In Memoriam: Elaine R. S. Hodges

Elaine_Hodges_Office fig. 1Casting our minds back 51 years, we find two young natural science illustrators at the Smithsonian National Museum of Natural History. Carolyn Bartlett Gast and Elaine R. S. Hodges had noticed the lack of connection among staff illustrators and had become the prime movers to bridge the gap. In order to do that, Carolyn planned illustrators’ luncheons with programs related to the media that would be helpful to these previously isolated artists. This served as a means to introduce illustrators to one another and for them to recognize the benefits of coming together. Carolyn found Elaine to be a willing ally and, as Carolyn saw it, Elaine had enthusiasm for the project as well as access to a typewriter—and could type. With that skill they produced elegant invitations and descriptions of the programs. Their success in this endeavor led to the founding of the Guild of Natural Science Illustrators on December 2, 1968, and the connection among natural science illustrators that we’ve all enjoyed for 51 years. Thus began a lifelong effort by Elaine to bring together people who specialized in the art of seeing—the art of perceiving an object, not just looking at it. All of this in the service of science. (Above: Elaine in her office, 1987.)

The Guild started with 21 charter members. The first meetings were held at the National Museum of Natural History with Elaine typing announcements and descriptions of the meetings. As the Guild grew these typed up notes became our Guild Newsletter. As new members joined the Guild, Elaine sent along with the Newsletters several technique sheets that each described a specific artistic technique. Later these technique sheets inspired the Guild Handbook of Scientific Illustration, with Elaine at the helm. The benefits of each Guild expansion and new outgrowth that Elaine created resulted in an increase in Guild membership, which now it reaches around the world to multiple countries.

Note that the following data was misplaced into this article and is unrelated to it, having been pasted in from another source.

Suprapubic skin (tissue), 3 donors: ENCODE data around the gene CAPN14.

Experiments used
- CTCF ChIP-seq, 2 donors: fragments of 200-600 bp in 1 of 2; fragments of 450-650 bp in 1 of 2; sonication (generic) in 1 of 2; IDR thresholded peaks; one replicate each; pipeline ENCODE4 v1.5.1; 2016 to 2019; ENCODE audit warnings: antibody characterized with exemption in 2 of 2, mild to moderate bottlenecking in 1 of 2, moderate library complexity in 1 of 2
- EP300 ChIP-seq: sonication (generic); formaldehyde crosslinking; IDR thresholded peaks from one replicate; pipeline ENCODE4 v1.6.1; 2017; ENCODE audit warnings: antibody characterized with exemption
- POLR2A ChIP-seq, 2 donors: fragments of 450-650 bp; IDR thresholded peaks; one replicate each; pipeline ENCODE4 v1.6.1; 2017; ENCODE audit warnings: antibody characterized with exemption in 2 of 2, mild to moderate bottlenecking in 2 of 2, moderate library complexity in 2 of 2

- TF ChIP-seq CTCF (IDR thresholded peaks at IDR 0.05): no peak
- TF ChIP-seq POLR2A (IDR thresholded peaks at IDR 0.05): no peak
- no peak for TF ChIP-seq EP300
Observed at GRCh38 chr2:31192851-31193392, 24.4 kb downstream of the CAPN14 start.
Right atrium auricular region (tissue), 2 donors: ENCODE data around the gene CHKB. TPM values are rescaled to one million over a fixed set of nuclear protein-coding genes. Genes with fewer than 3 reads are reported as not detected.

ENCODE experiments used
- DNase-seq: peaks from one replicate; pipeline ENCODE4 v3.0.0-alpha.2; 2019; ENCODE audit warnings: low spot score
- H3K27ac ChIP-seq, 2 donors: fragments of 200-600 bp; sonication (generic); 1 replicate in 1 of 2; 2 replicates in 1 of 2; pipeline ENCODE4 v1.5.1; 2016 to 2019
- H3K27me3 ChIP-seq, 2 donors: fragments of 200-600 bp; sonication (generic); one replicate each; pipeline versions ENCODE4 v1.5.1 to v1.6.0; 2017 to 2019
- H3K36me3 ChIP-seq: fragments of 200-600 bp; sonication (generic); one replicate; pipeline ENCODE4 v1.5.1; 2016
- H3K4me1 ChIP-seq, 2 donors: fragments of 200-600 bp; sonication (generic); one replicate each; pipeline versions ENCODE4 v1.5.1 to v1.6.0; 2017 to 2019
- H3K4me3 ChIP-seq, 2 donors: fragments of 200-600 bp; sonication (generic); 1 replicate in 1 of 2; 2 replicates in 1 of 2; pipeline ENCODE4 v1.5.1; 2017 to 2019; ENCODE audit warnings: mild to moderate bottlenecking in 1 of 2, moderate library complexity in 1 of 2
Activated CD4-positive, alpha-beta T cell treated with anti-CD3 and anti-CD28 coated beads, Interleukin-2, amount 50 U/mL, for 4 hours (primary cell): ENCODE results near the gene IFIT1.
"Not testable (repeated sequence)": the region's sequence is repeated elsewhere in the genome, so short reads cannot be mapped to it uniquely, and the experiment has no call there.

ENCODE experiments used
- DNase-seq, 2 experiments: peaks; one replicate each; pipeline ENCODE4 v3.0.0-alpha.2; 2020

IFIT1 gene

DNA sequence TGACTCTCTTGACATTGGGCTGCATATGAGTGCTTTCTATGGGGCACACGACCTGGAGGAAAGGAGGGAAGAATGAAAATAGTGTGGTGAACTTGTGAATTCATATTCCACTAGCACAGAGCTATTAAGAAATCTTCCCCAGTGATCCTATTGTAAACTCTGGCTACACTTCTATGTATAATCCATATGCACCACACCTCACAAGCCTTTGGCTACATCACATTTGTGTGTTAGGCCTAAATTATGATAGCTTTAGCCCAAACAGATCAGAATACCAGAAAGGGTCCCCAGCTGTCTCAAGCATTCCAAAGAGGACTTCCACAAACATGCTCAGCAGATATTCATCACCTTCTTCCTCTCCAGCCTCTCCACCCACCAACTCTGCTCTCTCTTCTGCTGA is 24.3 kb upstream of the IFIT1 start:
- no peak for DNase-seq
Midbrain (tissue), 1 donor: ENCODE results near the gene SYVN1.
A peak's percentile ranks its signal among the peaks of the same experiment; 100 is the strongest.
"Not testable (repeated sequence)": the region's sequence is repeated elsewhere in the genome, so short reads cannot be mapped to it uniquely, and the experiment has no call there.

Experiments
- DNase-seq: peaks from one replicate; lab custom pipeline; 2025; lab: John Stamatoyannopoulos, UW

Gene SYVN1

The driving force that led Elaine to these many roles in the Guild was part of her innate persona. And what led her to the field of art was her natural artistic talent and interest shown during her earliest years, leading to youthful studies at the Corcoran Gallery of Art in Washington D.C. where her family lived. Her artistic plans were sidetracked by her mother’s wishes for her to try for the stage. Not a theatrical performer at heart, she finally found the freedom to study at Wilson Teachers College for a year, and then received a scholarship to the Pratt Institute in New York, where she further developed her portrait painting skills. In 1965, on her return to Washington D.C. after a failed marriage, she discovered scientific illustration. That happened by chance. Elaine had taken a job as clerk at the National Museum of Natural History and was employed there for only a few weeks when, during a conversation with a friend, who was working as an illustrator at the Museum, she found out that another illustrator was needed to draw amphipods for Dr. Jerry Barnard there at the Museum, at a higher salary than her clerk’s job paid. Taking that job gave her the entry to the rest of her life, despite never having done similar work.